“Ukraine is, by and large, a Russian cyberattack testing ground,” Vitali Kremez told Forbes’s Zak Doffman. “One of the inherent cyber dangers with Russia, China, Iran and North Korea, but particularly with Russia, is the potential for state actors to sharpen their tools and techniques on neighboring countries,” Doffman writes. And Russia “doesn’t have Ukraine in its sights with this costly approach, it is looking much further west.”

  • Britain Knows It’s Selling Out Its National Security to Huawei

    Allowing Chinese telecom company Huawei access to a country’s 5G infrastructure makes that country vulnerable to espionage, sabotage, and blackmail. Yet, last Tuesday, in defiance of sustained U.S. pressure, Britain said it would allow Huawei to be involved in rolling out the U.K. 5G mobile network. “Upon closer inspection, the British government’s reasoning, and the basic assumptions underlying it, are eerily lightweight and sometimes openly self-contradictory.” Thorsten Benner writes. “London’s justification for cooperating with the Chinese telecommunications company is riddled with obvious contradictions.”

  • Huawei and 5G: U.K. Had Little Choice but Say Yes to Chinese – Here’s Why

    For the time being, the British government can hardly be enjoying the fallout from its Huawei decision. To date, much focus has been on the confidentiality of communications over mobile networks, and risks of spying. A bigger issue is the need to keep the mobile phone network running. We are in an era where everything from Uber and Deliveroo to most credit card machines cannot function without it. The nightmare scenario is a hostile state-affiliated actor shutting down or damaging the mobile networks. It may have effectively been impossible for the U.K. to say no to Huawei, but the current compromise is far from ideal.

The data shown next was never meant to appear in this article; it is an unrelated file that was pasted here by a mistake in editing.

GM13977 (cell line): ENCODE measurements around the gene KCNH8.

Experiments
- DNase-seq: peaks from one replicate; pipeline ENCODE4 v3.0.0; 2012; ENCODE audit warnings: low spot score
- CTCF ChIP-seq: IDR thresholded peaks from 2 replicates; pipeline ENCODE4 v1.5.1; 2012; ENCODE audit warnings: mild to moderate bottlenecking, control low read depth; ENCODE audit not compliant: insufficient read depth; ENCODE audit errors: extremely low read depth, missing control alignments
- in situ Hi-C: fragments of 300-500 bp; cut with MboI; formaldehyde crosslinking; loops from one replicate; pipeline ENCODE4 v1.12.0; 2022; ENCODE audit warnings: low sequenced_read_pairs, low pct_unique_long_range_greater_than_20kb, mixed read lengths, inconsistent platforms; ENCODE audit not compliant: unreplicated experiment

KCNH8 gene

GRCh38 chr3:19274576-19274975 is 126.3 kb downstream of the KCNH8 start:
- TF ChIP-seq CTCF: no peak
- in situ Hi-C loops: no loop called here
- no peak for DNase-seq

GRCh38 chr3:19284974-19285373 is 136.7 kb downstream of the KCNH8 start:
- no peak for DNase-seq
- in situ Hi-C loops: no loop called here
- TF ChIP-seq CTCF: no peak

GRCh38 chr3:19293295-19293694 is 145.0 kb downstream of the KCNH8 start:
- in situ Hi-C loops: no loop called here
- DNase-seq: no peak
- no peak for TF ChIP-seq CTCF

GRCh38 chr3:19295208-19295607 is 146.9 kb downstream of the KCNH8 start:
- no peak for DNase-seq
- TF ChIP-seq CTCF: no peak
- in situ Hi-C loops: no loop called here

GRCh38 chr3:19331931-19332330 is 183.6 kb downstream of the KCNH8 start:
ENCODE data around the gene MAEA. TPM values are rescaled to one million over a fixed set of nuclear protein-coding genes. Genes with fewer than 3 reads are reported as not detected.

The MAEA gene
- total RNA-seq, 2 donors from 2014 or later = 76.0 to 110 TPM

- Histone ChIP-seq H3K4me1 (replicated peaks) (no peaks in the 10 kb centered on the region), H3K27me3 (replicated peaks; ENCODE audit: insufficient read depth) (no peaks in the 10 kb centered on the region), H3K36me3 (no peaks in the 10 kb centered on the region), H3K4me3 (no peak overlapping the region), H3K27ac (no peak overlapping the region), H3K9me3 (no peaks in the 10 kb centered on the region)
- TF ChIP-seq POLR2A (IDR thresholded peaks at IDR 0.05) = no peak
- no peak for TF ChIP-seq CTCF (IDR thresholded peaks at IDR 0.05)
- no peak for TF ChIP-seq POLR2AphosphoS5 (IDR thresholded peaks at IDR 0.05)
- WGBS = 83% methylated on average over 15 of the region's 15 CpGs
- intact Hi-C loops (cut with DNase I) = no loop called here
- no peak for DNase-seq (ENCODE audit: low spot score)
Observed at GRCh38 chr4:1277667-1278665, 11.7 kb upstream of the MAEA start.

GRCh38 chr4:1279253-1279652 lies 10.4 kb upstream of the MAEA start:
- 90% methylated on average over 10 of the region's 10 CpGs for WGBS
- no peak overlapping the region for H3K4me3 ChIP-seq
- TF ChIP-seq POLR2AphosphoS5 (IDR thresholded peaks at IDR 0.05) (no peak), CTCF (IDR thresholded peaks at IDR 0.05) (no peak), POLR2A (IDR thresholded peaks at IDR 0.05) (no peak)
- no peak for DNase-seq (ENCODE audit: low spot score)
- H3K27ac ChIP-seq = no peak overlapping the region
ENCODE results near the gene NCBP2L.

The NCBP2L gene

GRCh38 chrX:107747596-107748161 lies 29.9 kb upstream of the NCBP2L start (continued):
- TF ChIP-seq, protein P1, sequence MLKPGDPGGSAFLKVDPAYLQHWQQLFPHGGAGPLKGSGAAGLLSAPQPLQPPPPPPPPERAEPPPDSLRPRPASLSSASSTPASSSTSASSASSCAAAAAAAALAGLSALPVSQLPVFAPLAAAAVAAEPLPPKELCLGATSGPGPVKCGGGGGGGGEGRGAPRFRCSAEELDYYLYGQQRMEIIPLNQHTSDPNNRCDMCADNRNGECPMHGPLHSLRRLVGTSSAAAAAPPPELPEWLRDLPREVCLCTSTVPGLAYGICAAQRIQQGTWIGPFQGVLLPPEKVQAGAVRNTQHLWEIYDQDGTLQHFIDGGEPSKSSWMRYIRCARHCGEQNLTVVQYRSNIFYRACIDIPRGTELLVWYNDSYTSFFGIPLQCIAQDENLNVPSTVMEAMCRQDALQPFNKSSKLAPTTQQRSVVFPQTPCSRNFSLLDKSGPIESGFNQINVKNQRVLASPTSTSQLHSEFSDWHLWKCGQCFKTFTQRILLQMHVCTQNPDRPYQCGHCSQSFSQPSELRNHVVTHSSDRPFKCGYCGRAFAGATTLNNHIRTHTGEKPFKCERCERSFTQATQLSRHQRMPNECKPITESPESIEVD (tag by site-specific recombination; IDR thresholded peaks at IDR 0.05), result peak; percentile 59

• USC Kicks Off 50-State Election Cybersecurity Trainings

    Today, 28 January, the University of Southern California is kicking off its nonpartisan, independent, 50-state election cybersecurity training initiative in Maryland. Attendees will learn how to best protect their campaigns against misinformation and disinformation, hacking threats, and how to prepare and manage a potential crisis.

  • QAnon-ers’ Magic Cure for Coronavirus: Just Drink Bleach!

    QAnon, a fervently pro-Trump conspiracy theory which started with a series of online posts in October 2017 from an anonymous figure called “Q,” imagines a world where Donald Trump is engaged in a secret and noble war with a cabal of pedophile-cannibals in the Democratic Party, the finance industry, Hollywood, and the “deep state.” Will Sommer writes as the global death toll from an alarming new coronavirus surged this week, promoters of the QAnon conspiracy theory were urging their fans to ward off the illness by purchasing and drinking dangerous bleach.

  • U.S.: “Serious consequences” If U.K. Allows Huawei Access to Britain’s 5G Network